Tonight there's Michel Doneda & Tatsuya Nakatani at Elastic, Qwel & Maker at Reggie's Rock Club, Goat at Empty Bottle, and Daniel Knox & John Atwood's 14 15 111 at Intuit. On Friday there's Bill Frisell's Beautiful Dreamers at Old Town School of Folk Music, Jon Mueller at the Burlington, Too Short at Double Door, and Purity Ring at Metro. On Saturday there's John Bischoff at the Graham Foundation, Devin the Dude at Abbey Pub, Titus Andronicus at Metro, Pure X at Beat Kitchen, and Generationals at Lincoln Hall. On Sunday there's Kelly Hogan at Hideout, Har Mar Superstar at Empty Bottle, and Doug Perkins at Constellation as part of Frequency, a new-music series curated by the Reader's Peter Margasak. Be sure to check out Soundboard for even more concert listings, and read about a few more Reader-recommended shows happening this weekend after the jump.
Miles Raymer points out that James Blake was a dubstep dude right up until the point where the genre began changing into the massively popular (and reviled) pop style it is today. "For his self-titled 2011 debut album he shifted to an R&B-inspired singer-songwriter approach, but though the record was popular with a subset of the indie crowd, it was also a bore—Blake had replaced R&B's sensuality with a particularly British wet-blanket vibe," writes Raymer. "His new Overgrown (Polydor) has considerably more spark: the production is less droopy, there are more shiny pop hooks, and the RZA makes an out-of-left-field cameo that it's hard to imagine the dour Blake of two years ago releasing." Blake will also DJ at Smart Bar after the show.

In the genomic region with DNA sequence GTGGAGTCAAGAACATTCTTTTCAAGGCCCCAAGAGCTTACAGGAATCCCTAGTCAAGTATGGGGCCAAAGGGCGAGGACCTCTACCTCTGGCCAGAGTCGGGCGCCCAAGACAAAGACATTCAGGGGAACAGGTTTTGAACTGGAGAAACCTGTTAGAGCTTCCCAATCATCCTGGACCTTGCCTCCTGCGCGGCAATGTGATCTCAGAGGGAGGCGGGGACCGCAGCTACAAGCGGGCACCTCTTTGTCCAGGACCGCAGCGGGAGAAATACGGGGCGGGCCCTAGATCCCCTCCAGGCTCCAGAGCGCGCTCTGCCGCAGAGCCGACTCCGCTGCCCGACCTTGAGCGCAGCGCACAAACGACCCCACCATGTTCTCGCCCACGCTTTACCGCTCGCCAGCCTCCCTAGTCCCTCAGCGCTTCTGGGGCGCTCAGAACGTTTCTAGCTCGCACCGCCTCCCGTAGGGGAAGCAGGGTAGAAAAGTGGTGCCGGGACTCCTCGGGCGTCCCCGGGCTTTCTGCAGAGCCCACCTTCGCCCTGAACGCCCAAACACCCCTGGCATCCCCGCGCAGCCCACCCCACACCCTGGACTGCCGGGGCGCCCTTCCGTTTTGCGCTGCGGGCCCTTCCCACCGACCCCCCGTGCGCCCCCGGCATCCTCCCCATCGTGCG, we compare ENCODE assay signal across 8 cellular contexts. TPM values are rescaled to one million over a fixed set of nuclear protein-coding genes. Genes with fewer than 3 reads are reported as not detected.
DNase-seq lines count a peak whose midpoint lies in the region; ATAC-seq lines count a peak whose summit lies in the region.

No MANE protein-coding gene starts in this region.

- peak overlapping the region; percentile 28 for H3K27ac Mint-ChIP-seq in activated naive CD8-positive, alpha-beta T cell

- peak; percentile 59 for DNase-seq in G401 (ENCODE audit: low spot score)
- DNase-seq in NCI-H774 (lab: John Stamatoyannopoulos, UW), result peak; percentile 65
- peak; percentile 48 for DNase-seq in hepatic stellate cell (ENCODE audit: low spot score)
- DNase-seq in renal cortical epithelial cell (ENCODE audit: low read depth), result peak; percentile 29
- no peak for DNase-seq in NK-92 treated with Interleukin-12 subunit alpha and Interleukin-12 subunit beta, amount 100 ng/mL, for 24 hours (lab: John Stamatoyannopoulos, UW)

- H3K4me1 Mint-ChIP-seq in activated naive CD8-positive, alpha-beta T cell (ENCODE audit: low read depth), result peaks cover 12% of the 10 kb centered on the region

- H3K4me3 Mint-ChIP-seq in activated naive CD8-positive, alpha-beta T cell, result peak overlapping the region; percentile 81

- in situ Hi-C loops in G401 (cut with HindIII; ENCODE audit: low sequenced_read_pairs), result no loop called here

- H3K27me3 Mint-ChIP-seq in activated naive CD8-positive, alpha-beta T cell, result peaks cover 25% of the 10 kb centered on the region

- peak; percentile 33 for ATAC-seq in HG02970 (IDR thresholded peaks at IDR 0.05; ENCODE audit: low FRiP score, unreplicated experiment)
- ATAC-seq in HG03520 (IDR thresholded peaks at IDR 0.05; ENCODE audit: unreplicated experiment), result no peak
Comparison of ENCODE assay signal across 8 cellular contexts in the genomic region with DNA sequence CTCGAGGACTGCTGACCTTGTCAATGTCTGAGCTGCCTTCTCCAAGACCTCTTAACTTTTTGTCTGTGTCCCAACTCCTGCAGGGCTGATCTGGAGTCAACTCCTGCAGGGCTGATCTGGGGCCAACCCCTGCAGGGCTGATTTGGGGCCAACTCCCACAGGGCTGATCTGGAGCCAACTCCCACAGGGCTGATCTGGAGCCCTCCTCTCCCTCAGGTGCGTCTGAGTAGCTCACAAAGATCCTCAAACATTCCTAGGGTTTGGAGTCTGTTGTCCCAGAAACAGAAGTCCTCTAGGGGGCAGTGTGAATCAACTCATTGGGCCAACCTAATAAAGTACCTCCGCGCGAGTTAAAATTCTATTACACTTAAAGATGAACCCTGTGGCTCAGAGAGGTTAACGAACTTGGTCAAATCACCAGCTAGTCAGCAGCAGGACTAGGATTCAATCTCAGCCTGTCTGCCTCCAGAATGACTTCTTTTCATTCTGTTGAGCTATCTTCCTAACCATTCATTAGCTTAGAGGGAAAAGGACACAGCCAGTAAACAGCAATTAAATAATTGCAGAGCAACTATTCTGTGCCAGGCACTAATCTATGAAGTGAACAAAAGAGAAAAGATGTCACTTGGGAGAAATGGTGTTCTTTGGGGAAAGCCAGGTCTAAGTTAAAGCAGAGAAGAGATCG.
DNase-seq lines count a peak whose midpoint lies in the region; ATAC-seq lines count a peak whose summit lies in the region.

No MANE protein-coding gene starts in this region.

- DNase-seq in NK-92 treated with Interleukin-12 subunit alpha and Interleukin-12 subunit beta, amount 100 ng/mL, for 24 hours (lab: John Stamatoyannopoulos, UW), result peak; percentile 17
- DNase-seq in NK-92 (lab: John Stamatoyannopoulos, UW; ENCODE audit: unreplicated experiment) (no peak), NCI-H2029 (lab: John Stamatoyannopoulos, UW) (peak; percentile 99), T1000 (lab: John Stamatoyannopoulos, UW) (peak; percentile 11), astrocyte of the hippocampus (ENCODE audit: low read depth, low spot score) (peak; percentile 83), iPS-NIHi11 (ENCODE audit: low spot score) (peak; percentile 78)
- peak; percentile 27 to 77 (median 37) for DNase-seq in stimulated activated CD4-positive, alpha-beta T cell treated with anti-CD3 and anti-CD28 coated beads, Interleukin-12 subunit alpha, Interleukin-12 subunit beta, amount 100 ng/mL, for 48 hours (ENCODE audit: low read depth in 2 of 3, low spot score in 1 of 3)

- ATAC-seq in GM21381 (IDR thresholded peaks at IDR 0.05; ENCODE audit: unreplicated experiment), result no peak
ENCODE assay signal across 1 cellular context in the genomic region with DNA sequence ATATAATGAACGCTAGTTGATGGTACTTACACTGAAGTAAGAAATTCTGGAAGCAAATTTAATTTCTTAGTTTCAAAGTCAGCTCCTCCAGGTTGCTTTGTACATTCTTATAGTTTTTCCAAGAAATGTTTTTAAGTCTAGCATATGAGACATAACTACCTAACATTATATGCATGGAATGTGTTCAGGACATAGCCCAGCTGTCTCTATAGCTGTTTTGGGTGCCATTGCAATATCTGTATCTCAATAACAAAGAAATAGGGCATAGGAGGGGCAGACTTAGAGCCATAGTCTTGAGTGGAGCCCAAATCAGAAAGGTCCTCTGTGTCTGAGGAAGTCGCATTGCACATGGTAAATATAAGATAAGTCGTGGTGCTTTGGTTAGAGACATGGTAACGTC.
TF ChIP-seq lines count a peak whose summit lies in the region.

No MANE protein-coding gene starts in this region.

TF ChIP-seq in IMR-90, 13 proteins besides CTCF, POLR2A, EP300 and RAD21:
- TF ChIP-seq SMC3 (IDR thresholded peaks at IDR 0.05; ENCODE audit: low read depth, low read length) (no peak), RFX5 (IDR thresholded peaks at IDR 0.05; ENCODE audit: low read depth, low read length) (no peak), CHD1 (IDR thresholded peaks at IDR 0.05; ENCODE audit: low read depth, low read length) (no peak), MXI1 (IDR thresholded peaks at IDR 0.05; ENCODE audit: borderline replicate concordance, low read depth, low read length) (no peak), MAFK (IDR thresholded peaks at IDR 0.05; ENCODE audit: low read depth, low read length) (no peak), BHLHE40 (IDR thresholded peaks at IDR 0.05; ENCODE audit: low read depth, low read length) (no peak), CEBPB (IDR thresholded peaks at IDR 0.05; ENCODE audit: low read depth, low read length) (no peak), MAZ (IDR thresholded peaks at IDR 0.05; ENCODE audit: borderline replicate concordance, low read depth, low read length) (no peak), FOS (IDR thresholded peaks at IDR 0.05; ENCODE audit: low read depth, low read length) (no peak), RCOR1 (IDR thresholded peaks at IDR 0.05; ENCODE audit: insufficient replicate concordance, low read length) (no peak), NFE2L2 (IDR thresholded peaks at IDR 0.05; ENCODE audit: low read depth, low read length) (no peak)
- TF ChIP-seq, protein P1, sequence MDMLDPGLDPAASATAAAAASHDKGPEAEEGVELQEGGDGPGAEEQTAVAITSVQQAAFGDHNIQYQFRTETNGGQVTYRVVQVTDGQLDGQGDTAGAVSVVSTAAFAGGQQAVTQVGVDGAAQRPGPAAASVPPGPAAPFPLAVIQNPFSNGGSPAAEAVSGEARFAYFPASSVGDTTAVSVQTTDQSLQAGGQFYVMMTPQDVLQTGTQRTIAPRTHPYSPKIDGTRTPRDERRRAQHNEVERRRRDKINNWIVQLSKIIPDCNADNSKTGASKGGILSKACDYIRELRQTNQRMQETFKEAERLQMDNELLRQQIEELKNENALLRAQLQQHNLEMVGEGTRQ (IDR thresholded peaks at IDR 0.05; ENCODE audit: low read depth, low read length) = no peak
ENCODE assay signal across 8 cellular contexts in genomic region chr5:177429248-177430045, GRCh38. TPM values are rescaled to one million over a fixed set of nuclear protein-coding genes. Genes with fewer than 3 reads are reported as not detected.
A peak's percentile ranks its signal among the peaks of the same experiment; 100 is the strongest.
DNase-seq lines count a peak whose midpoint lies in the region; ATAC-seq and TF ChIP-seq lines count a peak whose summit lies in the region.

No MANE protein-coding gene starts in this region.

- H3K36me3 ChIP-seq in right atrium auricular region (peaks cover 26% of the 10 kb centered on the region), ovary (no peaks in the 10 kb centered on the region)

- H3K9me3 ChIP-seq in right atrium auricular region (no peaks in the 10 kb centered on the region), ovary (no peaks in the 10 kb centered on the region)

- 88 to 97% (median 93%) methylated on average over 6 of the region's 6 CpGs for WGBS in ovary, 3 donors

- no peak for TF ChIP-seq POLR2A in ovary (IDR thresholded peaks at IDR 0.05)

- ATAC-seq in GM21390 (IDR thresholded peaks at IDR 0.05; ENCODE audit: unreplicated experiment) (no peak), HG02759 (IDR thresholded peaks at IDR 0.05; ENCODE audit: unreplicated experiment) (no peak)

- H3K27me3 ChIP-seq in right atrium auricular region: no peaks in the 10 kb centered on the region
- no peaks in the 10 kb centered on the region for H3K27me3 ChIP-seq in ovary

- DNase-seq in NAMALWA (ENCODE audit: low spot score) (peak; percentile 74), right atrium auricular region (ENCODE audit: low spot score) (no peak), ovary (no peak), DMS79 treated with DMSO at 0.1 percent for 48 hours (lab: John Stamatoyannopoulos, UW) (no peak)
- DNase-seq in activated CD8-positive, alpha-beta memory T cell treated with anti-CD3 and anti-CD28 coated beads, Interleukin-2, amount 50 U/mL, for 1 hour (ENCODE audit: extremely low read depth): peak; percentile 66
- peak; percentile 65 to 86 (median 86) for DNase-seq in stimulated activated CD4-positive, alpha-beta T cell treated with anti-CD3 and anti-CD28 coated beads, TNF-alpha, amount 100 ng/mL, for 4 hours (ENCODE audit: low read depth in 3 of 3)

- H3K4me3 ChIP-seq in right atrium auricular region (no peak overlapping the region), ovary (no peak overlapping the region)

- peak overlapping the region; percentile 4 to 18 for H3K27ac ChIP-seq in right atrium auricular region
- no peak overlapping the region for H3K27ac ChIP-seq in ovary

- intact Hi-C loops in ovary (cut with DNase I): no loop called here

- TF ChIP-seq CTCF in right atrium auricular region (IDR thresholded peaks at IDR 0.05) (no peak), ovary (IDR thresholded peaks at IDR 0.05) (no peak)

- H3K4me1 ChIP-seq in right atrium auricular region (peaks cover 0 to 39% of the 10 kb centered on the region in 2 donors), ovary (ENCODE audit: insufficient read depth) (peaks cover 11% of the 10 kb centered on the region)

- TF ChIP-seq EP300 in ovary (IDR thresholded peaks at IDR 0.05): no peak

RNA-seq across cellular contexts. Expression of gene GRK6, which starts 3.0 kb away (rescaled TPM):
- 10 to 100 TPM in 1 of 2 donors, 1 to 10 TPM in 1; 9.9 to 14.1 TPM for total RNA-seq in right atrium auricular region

Kevin Warwick isn't a fan of rock bands that use drum machines, with some exceptions—like lo-fi garage rocker Colleen Green. "On the new Sock It to Me (Hardly Art), Green relies on a gentle kind of cool, carried by her stark but light vocal melodies and matter-of-fact lyrics," writes Warwick. "The best tracks are driving and simple in concept ("When He Tells Me," "Heavy Shit"), but when Green tries to add some darkness (on the brooding title track, for instance) the canned beats sound gothy instead of quirky." Green will also play a free in-store at Permanent Records earlier in the evening.
Zion, Illinois, power-pop group Shoes got a big push last year as Numero Group reissued their first two albums and a couple LPs of unreleased material and Real Gone Music dropped a packed anthology chronicling the band's recording history from 1997 onward. As Peter Margasak points out, Shoes added to the spate of releases with their first new full-length in nearly two decades, Ignition (Black Vinyl). "Their usual tales about romantic disappointments and emotional roller-coaster rides are lyrically darker and less spirited now, but the change suits the jangling guitars and pitch-perfect Beatlesque vocal harmonies—they sound like balms for loneliness," writes Margasak. "There are a couple of surprises—including the beefy post-Stones riffing on "Hot Mess" and the minor-key introspection on "Out of Round," a song inspired by the sudden death of a friend of Jeff Murphy—but for the most part the band's refined sound is closer to vintage Nick Lowe than to Cheap Trick."